Unprotected shafts can be an extreme safety hazard. Two-hundred-foot deep shafts are not uncommon in Utah's thousands of abandoned mines. Protect yourself and your loved ones.
Hazardous mine openings, with or without warning signs, are a danger to the public. Cave-ins, toxic mine air, falls, and undetonated explosives can cost you your health or even your life! Often when all of the minerals were mined out of an area, a mine was simply abandoned. Waste rock was left in piles, shafts and tunnels were left open, and roads and hillside cuts were left in place. When it looks dangerous, it is dangerous. Do not venture into the unknown.
Timbers were and still are used to support the roof of mines. The timbers weaken over time due to the weight of the roof rocks and the natural breakdown of the wood itself. Do not take any risks by entering a mine opening. Even trained professionals cannot always predict what will happen next. Dark areas may hide a winze (a vertical shaft) that may be 70-feet or deeper.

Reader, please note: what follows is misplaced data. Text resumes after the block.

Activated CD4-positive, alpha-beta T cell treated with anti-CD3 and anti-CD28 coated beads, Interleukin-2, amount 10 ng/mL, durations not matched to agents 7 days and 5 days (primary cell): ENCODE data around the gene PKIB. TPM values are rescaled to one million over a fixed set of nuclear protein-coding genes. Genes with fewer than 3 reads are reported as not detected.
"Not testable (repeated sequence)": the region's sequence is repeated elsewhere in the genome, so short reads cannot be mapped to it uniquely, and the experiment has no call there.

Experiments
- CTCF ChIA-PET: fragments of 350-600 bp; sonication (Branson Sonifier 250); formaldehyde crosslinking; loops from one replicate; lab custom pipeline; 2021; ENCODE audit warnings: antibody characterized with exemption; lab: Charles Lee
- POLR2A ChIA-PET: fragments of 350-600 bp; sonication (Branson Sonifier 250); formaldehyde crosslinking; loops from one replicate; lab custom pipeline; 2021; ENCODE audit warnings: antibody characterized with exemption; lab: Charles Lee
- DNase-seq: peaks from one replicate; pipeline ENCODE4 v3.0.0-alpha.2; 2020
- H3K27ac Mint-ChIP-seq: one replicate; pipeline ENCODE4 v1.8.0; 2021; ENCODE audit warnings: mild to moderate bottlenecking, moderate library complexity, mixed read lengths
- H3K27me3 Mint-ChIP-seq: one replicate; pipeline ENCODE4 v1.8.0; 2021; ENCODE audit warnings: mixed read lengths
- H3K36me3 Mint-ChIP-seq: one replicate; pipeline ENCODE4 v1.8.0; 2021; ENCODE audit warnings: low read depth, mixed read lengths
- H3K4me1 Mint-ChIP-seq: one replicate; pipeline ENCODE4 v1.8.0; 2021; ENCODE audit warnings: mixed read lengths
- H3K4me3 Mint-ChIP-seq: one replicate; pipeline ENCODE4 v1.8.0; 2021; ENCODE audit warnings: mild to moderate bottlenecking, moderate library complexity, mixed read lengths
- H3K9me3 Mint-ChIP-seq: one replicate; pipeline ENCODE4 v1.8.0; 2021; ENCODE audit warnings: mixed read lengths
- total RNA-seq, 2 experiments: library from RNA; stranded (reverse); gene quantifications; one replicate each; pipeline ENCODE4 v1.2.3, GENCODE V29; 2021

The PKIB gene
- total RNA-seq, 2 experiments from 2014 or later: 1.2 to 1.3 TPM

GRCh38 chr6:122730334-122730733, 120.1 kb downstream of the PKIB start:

The loose rocks and soil above this entry could break away and cover the opening, trapping anyone who enters the mine. Report the location of any abandoned mine. You may help save someone's life. Abandoned mines pose a hazard to the public and the environment. Contact the State of Utah Abandoned Mine Reclamation Program office or the nearest BLM office.